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  1. The Phoenician alphabet is an alphabet (more specifically, an abjad) [3] known in modern times from the Canaanite and Aramaic inscriptions found across the Mediterranean region. The name comes from the Phoenician civilization .

  2. The Phoenician alphabet was an alphabetic script that was used in the territories of modern-day Lebanon, Syria and Palestine from about the 12th century to the 5th century BC. It was written right to left. Only consonant sounds are written down, some versions have "helpers" for certain vowels .

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  4. The Phoenician alphabet is the oldest verified consonantal alphabet, or abjad. [5] It has become conventional to refer to the script as "Proto-Canaanite" until the mid-11th century BC, when it is first attested on inscribed bronze arrowheads, and as "Phoenician" only after 1050 BC. [6]

  5. Jun 29, 2018 · Phoenician alphabet. From Wikimedia Commons, the free media repository. Jump to navigation Jump to search. Phoenician alphabet and its relationship to four other languages. Letter. Name. Meaning. Transliteration. Corresponding letter in.

    Name
    Meaning
    Transliteration
    Corresponding Letter In(hebrew)
    ox
    ʼ
    א
    house
    b
    ב
    camel
    g
    ג
    door
    d
    ד
    • History
    • Table of Letters
    • Letter Names
    • Numerals
    • Derived Alphabets
    • Unicode
    • See Also
    • References
    • External Links

    Origin

    The earliest known alphabetic (or "proto-alphabetic") inscriptions are the so-called Proto-Sinaitic (or Proto-Canaanite) script sporadically attested in the Sinai and in Canaan in the late Middle and Late Bronze Age. The script was not widely used until the rise of Syro-Hittite statesin the 13th and 12th centuries BC. The Phoenician alphabet is a direct continuation of the "Proto-Canaanite" script of the Bronze Age collapse period.[citation needed] The inscriptions found on arrowheads at al-K...

    Spread and adaptations

    Beginning in the 9th century BC, adaptations of the Phoenician alphabet thrived, including Greek, Old Italic and Anatolian scripts. The alphabet's attractive innovation was its phonetic nature, in which one sound was represented by one symbol, which meant only a few dozen symbols to learn. The other scripts of the time, cuneiform and Egyptian hieroglyphs, employed many complex characters and required long professional training to achieve proficiency;which had restricted literacy to a small el...

    Notable inscriptions

    The conventional date of 1050 BC for the emergence of the Phoenician script was chosen because there is a gap in the epigraphic record; there are not actually any Phoenician inscriptions securely dated to the 11th century.The oldest inscriptions are dated to the 10th century. 1. KAI 1: Ahiram sarcophagus, Byblos, c. 850 BC. 2. KAI 14: Eshmunazar II sarcophagus, 5th century BC. 3. KAI 15-16: Bodashtart inscriptions, 4th century BC. 4. KAI 24: Kilamuwa Stela, 9th century BC. 5. KAI 46: Nora Sto...

    The chart shows the graphical evolution of Phoenician letter forms into other alphabets. The sound values also changed significantly, both at the initial creation of new alphabets and from gradual pronunciation changes which did not immediately lead to spelling changes.The Phoenician letter forms shown are idealized: actual Phoenician writing is le...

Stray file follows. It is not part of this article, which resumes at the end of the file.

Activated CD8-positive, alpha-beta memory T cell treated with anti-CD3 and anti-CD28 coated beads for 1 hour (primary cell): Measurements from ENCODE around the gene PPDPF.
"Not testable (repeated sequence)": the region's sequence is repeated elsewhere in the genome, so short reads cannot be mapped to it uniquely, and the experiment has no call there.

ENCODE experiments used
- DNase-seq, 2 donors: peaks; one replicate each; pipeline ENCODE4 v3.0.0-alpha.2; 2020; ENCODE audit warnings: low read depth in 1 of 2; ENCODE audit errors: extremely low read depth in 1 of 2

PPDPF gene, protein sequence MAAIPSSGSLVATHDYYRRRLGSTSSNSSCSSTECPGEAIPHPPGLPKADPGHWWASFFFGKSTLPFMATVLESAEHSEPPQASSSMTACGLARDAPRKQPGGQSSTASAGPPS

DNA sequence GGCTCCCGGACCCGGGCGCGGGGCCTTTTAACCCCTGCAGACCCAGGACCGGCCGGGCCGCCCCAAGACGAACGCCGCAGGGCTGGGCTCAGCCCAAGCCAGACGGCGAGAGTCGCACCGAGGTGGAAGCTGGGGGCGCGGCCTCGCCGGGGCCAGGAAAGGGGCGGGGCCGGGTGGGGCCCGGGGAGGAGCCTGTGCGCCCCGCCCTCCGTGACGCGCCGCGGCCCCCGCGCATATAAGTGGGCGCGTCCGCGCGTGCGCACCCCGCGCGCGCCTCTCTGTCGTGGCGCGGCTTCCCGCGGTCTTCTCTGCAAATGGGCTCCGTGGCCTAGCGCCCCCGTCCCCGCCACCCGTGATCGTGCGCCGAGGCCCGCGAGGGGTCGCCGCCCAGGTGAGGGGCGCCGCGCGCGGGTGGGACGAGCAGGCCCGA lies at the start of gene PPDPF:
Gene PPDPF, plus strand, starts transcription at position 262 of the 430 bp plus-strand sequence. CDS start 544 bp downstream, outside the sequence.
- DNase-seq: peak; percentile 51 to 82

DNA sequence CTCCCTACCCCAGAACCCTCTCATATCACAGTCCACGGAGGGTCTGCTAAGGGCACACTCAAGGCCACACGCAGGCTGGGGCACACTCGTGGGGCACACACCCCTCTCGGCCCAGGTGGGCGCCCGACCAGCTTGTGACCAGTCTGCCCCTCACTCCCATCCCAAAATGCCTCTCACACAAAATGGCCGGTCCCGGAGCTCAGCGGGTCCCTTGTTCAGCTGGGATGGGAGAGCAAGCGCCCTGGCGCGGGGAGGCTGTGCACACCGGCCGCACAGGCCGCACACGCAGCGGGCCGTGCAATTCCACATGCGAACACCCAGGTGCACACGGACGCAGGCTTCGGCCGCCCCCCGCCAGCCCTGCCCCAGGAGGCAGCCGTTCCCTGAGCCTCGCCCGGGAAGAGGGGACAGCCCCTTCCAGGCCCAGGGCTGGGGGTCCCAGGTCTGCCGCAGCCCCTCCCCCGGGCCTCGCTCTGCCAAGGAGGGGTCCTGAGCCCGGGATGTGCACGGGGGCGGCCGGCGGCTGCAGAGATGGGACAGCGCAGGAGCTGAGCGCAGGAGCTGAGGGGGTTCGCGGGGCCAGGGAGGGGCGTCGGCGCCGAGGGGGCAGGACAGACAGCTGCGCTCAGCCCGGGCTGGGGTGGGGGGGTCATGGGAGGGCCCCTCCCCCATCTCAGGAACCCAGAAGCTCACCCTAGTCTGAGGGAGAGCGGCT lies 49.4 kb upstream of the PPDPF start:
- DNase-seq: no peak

Phoenician used a system of acrophony to name letters: a word was chosen with each initial consonant sound, and became the name of the letter for that sound. These names were not arbitrary: each Phoenician letter was based on an Egyptian hieroglyph representing an Egyptian word; this word was translated into Phoenician (or a closely related Semitic...

    The Phoenician numeral system consisted of separate symbols for 1, 10, 20, and 100. The sign for 1 was a simple vertical stroke (𐤖). Other numerals up to 9 were formed by adding the appropriate number of such strokes, arranged in groups of three. The symbol for 10 was a horizontal line or tack (𐤗‎). The sign for 20 (𐤘) could come in different gl...

    The Paleo-Hebrew alphabet is a regional variant of the Phoenician alphabet, so called when used to write early Hebrew. The Samaritan alphabet is a development of Paleo-Hebrew, emerging in the 6th century BC. The South Arabian script may be derived from a stage of the Proto-Sinaitic script predating the mature development of the Phoenician alphabet ...

    The Phoenician alphabet was added to the Unicode Standard in July 2006 with the release of version 5.0. An alternative proposal to handle it as a font variation of Hebrew was turned down. (See PDFsummary.) The Unicode block for Phoenician is U+10900–U+1091F. It is intended for the representation of text in Paleo-Hebrew, Archaic Phoenician, Phoenici...

    Jean-Pierre Thiollet,Je m'appelle Byblos, H & D, Paris, 2005. ISBN 2-914266-04-9
    Maria Eugenia Aubet, The Phoenicians and the WestSecond Edition, Cambridge University Press, London, 2001.
    Daniels, Peter T., et al. eds. The World's Writing SystemsOxford. (1996).
    Jensen, Hans, Sign, Symbol, and Script, G.P. Putman's Sons, New York, 1969.
    official Unicode standards documentfor Phoenician (PDF file)
    Free-Libre GPL2 Licensed Unicode Phoenician Font
    • 29 code points
    • Phoenician
    • U+10900..U+1091F, (32 code points)
    • SMP
  6. Jul 14, 2018 · Category:Phoenician alphabet From Wikimedia Commons, the free media repository Subcategories This category has the following 5 subcategories, out of 5 total. Phoenician letters ‎ (23 C, 11 F) B Bet (letter) ‎ (2 C, 8 F) I Illustrirte Geschichte der Schrift (Faulmann), Phoenician alphabet ‎ (2 F) P Paleo-Hebrew alphabet ‎ (9 C, 80 F)

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